Now HTML 5 is finished, W3C boss Jeff Jaffe discusses what comes next
Now HTML 5 has finally been standardized, Jeff Jaffe, the W3C's CEO, wants to get people talking about what to do next. His suggestion is to build an application foundation to underpin the Open Web Platform - an operating system for the web.
The development of HTML 5 has been the major driver for web standards for the past five years or so, and it was finally sent as a Recommendation to the World Wide Web Consortium (W3C) at the end of October. Does that mean it's finished and done with? If so, what comes next?
Well, while HTML 5.0 has been finished, that doesn't mean development has stopped. HTML 5.1 is well under way and should become a Recommendation in 2016, and a first working draft of HTML 5.2 is expected next year. In sum, HTML 5 will continue for some time, and I don't see any prospect of an HTML 6.
However, there are clearly lots of things that don't fit under the HTML 5 umbrella, even the broad version that subsumes separate but associated things like CSS. How will those be developed, and what will the new project be called?
The OWP's eight components, based on discussions within the W3C and at conferences such as September's Extensible Web Summit in Berlin, are as follows: Security & Privacy, Core Web Design & Development, Device Interaction, Application Lifecycle, Media & Real-Time Communications, Performance & Tuning, Usability & Accessibility, and Common Services.
Jaffe says: "Each Foundation represents a collection of services and capabilities that should be available for all applications. For example, the Security and Privacy Foundation includes capabilities such as crypto, multi-factor authentication, and resource integrity."
In a blog post, Jaffe compared this to the development of operating systems. They start with low-level operations (memory management, support for devices) but gradually absorb higher-level functions such as networking, security, graphical user interfaces, and so on. These become the foundations on which new applications are built. He argues that similar functions should be provided as standards for web developers. "An apt metaphor is to call the programmable Open Web Platform of today the first generation operating system of the Web," says Jaffe.
In a telephone interview, I asked Jaffe how HTML 5 was progressing with regard to app development. He said: "It's going well, if you consider where HTML started. It started not at all for app development but for being able to read static websites on desktop computers. By contrast, today's Open Web Platform is a platform for building distributed applications with rich multimedia running on a wide variety of devices, so we've taken it quite far from its origins. It's made tremendous progress. On the other hand, I would be less than candid if I said that we were done.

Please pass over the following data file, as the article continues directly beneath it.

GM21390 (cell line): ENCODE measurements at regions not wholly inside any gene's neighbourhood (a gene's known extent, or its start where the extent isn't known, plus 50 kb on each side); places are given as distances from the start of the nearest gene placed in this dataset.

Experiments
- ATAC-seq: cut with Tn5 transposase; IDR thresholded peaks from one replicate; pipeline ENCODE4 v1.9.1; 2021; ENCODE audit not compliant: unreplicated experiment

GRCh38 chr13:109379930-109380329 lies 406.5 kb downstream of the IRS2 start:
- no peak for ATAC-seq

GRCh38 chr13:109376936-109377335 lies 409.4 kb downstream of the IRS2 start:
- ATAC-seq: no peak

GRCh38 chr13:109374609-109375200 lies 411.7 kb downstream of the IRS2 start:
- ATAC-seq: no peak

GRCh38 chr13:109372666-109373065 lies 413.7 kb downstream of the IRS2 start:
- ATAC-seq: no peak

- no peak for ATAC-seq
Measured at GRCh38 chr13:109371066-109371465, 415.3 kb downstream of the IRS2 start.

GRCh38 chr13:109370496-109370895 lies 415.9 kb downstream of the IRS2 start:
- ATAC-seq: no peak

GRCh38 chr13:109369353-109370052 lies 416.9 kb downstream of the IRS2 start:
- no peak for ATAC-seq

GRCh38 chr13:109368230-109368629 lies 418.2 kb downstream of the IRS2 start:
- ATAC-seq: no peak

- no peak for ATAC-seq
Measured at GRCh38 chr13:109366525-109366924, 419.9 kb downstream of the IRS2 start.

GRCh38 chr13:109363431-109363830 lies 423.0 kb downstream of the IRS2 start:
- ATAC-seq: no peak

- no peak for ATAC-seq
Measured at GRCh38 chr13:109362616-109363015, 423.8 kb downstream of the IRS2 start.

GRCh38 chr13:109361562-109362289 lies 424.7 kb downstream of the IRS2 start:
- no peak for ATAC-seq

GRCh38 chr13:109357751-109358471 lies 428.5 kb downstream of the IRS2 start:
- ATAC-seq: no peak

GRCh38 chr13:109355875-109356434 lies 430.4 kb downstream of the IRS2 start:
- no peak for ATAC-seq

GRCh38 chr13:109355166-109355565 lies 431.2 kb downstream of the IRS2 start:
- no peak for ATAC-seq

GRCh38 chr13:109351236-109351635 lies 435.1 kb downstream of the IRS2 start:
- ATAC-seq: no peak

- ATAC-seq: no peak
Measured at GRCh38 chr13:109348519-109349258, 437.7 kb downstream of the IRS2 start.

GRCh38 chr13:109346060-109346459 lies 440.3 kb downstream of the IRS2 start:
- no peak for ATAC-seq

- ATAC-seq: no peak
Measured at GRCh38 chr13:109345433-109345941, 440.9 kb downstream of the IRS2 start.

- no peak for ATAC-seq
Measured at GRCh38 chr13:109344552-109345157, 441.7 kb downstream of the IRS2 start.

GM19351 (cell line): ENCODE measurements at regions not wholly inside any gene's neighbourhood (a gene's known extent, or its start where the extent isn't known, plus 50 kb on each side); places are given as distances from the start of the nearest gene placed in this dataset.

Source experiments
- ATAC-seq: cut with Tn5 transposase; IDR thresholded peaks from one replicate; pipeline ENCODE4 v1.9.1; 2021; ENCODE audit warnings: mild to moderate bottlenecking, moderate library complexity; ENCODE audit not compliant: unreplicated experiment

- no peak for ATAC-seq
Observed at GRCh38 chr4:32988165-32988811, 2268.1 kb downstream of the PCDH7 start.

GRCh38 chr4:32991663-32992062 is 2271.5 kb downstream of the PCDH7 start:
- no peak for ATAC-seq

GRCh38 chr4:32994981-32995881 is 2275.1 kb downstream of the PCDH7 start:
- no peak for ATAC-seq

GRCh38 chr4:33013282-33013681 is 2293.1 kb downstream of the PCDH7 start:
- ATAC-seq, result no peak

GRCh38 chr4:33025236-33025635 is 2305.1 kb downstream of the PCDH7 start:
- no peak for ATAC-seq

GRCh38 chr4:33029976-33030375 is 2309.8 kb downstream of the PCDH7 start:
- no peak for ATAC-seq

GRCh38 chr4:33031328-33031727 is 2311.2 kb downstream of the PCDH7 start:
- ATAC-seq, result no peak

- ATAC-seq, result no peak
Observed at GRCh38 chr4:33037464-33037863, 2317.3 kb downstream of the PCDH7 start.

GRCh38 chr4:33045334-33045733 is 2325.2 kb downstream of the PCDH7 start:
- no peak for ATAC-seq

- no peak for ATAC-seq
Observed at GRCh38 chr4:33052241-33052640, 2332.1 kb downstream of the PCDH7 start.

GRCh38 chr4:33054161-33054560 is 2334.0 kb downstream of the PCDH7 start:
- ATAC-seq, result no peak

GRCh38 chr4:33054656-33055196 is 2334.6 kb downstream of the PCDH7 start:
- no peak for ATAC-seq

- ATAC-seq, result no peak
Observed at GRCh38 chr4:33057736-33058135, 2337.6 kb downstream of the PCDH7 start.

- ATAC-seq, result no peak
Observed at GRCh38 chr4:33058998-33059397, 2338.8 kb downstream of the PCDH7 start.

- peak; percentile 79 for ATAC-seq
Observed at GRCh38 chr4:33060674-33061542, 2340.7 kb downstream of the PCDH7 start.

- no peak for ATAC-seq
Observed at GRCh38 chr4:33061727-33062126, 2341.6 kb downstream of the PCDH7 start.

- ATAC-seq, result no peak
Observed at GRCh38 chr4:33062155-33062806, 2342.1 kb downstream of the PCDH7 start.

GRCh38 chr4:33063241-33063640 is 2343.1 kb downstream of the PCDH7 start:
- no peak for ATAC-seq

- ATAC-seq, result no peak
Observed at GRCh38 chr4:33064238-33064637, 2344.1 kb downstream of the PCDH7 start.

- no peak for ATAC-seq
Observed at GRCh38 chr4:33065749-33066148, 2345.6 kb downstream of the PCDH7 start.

"You know, you design a web page and it has to perform well on a whole variety of devices which have different physical capabilities, different processors, different screen sizes, and so on. That's partly a layout or responsive design problem and partly a performance problem, but it puts us at a very interesting pivot point. Completing HTML 5 is a major milestone in standardizing a whole collection of technologies we've been developing for the past decade, but we can't get complacent: there's so much more to do. That's why we're working on framing the next set of challenges."
It looks as though the future will be more modular than the past, following the successful modularization of CSS. "One of the interesting debates in the HTML community is whether we should do a similar modularization of HTML, so that different parts of the spec can get to the next level at different speeds," Jaffe says.
In other words, there's unlikely to be another Big Bang effort like HTML 5, even for the Open Web Platform. That might make it trickier for web developers and browser developers to move the web forward while maintaining general compatibility, but that's how the web works today.
"There are standards organizations that have a lock-step way of working where everyone agrees what the standard is, then it's frozen, then everyone goes off and implements it," says Jaffe. "Web standards are not at all like that. It's far more agile and responsive to do things in parallel. There's always going to be some browser that's behind in some feature, but for HTML 5, I think we're at a pretty good convergence point."